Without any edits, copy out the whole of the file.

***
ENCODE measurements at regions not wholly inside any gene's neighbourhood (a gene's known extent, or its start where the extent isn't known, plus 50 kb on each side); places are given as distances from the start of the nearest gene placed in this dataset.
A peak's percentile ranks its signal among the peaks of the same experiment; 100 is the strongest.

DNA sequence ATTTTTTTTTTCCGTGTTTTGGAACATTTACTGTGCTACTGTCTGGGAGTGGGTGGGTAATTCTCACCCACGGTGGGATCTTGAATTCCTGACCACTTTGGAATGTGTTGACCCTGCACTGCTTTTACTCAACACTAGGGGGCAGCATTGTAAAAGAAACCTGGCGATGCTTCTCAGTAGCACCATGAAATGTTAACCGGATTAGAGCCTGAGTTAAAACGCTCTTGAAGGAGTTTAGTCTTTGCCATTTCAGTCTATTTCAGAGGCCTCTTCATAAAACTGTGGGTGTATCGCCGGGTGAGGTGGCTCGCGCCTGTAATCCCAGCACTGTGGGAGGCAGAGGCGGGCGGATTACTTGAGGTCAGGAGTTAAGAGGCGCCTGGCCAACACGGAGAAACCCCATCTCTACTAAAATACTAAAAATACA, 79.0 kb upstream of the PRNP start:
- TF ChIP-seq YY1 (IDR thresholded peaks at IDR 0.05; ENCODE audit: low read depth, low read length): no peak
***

ENCODE measurements at regions not wholly inside any gene's neighbourhood (a gene's known extent, or its start where the extent isn't known, plus 50 kb on each side); places are given as distances from the start of the nearest gene placed in this dataset.
A peak's percentile ranks its signal among the peaks of the same experiment; 100 is the strongest.

DNA sequence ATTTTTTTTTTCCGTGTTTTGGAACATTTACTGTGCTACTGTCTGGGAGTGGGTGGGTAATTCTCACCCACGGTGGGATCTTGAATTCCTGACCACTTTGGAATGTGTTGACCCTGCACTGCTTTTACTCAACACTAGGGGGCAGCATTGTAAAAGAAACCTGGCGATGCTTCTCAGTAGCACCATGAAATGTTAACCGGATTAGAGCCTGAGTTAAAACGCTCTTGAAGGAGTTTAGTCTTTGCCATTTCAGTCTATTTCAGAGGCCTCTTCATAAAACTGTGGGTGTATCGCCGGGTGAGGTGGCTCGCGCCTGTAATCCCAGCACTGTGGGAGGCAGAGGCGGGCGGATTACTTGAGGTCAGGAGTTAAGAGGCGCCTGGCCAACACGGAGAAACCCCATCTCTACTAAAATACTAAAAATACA, 79.0 kb upstream of the PRNP start:
- TF ChIP-seq YY1 (IDR thresholded peaks at IDR 0.05; ENCODE audit: low read depth, low read length): no peak